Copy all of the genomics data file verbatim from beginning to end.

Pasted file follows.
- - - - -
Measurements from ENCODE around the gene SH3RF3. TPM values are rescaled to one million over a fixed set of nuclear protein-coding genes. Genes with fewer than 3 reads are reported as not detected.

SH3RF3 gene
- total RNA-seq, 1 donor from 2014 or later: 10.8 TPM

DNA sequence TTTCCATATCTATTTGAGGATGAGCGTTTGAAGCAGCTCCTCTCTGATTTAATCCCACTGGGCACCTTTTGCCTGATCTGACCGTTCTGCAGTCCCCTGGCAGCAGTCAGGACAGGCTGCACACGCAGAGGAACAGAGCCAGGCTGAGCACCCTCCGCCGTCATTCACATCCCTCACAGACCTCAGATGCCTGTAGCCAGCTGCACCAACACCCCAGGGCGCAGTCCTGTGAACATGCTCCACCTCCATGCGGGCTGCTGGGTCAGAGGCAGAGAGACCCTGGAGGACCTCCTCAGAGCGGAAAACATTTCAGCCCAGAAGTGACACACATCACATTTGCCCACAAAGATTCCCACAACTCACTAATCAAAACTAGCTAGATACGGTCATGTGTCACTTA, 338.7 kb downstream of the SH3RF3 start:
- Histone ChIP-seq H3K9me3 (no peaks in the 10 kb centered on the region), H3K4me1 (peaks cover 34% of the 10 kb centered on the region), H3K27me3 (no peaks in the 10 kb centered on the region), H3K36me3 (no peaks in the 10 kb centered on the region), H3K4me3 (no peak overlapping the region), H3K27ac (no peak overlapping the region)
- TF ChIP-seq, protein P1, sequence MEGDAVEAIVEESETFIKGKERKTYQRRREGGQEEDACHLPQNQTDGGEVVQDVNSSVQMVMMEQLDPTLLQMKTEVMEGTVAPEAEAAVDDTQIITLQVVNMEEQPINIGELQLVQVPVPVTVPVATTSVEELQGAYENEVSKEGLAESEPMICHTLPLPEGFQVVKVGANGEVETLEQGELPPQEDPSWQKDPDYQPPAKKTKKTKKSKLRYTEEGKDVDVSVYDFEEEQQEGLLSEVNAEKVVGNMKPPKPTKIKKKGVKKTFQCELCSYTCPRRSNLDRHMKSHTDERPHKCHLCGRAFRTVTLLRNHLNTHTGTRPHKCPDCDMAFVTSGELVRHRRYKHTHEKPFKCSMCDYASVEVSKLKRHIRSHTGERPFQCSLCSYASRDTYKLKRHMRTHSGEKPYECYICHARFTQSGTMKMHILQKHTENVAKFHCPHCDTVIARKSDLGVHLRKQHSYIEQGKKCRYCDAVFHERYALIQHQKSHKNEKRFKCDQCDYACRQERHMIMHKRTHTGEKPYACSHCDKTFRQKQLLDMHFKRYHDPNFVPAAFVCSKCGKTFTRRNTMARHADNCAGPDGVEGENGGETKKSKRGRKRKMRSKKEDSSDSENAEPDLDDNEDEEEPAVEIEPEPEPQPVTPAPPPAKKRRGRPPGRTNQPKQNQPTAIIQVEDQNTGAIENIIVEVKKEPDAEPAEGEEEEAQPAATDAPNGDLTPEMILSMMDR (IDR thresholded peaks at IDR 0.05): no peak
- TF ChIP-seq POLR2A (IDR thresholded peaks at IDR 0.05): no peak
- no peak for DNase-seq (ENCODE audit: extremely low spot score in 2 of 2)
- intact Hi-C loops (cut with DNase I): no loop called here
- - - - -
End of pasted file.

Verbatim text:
Measurements from ENCODE around the gene SH3RF3. TPM values are rescaled to one million over a fixed set of nuclear protein-coding genes. Genes with fewer than 3 reads are reported as not detected.

SH3RF3 gene
- total RNA-seq, 1 donor from 2014 or later: 10.8 TPM

DNA sequence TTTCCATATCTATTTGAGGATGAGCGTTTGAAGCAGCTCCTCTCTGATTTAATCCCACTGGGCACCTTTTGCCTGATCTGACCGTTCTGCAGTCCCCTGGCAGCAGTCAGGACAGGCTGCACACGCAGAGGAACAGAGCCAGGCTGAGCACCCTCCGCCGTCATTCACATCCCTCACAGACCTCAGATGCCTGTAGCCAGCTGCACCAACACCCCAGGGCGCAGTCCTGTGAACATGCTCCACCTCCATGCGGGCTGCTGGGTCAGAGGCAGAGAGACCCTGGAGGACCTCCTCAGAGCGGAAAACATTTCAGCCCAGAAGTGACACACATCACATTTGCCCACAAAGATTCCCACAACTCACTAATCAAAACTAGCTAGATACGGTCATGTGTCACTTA, 338.7 kb downstream of the SH3RF3 start:
- Histone ChIP-seq H3K9me3 (no peaks in the 10 kb centered on the region), H3K4me1 (peaks cover 34% of the 10 kb centered on the region), H3K27me3 (no peaks in the 10 kb centered on the region), H3K36me3 (no peaks in the 10 kb centered on the region), H3K4me3 (no peak overlapping the region), H3K27ac (no peak overlapping the region)
- TF ChIP-seq, protein P1, sequence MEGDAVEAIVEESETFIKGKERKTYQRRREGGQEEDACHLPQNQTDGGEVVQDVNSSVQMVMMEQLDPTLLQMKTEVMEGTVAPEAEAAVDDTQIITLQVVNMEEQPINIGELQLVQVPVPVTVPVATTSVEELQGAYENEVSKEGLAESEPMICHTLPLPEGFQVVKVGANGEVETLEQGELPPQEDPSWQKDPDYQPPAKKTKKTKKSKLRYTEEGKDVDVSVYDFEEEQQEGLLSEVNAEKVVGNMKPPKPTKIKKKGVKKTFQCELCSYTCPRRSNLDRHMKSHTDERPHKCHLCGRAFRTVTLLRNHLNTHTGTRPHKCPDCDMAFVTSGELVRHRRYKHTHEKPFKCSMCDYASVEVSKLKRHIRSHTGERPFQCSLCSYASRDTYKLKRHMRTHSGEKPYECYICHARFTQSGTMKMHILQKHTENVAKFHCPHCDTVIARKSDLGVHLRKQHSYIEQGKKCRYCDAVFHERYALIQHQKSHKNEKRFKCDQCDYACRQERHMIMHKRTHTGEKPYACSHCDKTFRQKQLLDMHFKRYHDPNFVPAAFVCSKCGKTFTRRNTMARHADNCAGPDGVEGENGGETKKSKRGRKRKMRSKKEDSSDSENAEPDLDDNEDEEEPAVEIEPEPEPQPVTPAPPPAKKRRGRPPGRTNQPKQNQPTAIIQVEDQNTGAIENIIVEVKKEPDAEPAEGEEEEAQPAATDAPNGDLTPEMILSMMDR (IDR thresholded peaks at IDR 0.05): no peak
- TF ChIP-seq POLR2A (IDR thresholded peaks at IDR 0.05): no peak
- no peak for DNase-seq (ENCODE audit: extremely low spot score in 2 of 2)
- intact Hi-C loops (cut with DNase I): no loop called here